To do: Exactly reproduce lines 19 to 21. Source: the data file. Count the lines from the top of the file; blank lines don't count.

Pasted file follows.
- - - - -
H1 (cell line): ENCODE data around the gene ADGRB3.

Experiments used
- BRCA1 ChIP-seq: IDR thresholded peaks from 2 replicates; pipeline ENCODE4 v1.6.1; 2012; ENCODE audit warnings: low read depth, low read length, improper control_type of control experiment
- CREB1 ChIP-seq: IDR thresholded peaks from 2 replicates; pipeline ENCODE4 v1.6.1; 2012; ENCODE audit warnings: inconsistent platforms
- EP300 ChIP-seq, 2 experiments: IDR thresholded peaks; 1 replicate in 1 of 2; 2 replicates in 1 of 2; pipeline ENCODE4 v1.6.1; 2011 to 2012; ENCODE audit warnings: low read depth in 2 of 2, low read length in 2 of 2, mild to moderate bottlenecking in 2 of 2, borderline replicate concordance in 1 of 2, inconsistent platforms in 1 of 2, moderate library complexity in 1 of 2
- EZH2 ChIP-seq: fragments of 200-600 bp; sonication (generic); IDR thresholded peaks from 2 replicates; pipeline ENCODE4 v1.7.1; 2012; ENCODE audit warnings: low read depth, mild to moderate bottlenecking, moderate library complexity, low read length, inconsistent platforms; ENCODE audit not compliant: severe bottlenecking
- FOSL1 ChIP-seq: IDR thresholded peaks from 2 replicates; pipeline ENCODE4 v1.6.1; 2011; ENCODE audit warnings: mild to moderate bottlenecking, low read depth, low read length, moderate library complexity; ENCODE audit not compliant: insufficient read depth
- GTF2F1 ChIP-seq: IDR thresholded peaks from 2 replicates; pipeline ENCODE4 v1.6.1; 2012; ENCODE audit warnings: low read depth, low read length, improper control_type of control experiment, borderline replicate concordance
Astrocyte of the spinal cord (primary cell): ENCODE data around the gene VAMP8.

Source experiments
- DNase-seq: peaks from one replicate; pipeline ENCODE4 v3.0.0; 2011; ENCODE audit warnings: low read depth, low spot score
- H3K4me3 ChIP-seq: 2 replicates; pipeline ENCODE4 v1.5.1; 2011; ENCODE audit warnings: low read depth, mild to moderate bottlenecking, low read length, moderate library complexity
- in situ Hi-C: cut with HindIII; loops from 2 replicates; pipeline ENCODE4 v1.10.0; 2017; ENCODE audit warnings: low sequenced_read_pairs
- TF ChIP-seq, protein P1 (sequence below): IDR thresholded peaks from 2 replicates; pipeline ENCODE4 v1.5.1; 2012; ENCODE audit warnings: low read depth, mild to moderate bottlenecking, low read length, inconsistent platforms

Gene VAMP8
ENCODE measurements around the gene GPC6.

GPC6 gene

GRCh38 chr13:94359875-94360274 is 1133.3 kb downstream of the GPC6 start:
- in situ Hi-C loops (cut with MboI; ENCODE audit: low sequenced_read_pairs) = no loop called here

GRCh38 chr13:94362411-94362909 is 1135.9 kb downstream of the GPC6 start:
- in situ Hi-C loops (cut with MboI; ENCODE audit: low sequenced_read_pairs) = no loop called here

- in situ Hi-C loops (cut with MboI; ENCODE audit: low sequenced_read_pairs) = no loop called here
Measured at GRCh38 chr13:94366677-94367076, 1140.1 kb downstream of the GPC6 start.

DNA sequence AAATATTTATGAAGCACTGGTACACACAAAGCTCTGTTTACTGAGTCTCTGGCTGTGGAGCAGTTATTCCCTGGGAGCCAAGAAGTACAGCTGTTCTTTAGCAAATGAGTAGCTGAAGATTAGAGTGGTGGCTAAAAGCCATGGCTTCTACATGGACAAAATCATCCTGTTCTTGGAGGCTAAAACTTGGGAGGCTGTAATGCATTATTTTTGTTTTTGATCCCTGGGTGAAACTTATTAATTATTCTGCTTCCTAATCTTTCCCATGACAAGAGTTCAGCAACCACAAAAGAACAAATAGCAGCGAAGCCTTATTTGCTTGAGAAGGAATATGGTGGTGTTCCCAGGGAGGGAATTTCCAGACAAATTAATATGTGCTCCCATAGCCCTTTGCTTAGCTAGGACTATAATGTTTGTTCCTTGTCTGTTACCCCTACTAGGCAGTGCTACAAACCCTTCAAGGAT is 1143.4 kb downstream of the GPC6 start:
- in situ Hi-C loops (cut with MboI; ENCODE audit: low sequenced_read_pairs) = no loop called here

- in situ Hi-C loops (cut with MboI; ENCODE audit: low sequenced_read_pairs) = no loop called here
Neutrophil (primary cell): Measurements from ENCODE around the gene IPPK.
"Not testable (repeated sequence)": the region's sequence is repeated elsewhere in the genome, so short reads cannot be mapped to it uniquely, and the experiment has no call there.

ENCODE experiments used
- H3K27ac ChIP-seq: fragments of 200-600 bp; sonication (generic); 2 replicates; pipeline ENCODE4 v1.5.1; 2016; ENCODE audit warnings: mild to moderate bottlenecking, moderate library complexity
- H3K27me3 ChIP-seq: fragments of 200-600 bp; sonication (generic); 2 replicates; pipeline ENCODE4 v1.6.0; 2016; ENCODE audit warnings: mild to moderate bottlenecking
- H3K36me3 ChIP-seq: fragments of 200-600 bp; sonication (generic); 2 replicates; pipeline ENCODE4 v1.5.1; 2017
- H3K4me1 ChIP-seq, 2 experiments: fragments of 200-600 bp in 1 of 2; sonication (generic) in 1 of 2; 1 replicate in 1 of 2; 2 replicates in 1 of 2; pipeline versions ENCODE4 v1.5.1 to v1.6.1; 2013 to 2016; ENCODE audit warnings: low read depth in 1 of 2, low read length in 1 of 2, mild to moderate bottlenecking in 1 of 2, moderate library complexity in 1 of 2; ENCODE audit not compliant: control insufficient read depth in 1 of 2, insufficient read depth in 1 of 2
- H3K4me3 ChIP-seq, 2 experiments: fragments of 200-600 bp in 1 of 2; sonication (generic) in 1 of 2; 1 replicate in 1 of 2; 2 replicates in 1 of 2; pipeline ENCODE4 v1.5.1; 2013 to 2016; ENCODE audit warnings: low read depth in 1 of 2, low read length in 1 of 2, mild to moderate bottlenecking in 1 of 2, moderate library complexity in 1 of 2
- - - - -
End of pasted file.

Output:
- in situ Hi-C loops (cut with MboI; ENCODE audit: low sequenced_read_pairs) = no loop called here

GRCh38 chr13:94362411-94362909 is 1135.9 kb downstream of the GPC6 start:
- in situ Hi-C loops (cut with MboI; ENCODE audit: low sequenced_read_pairs) = no loop called here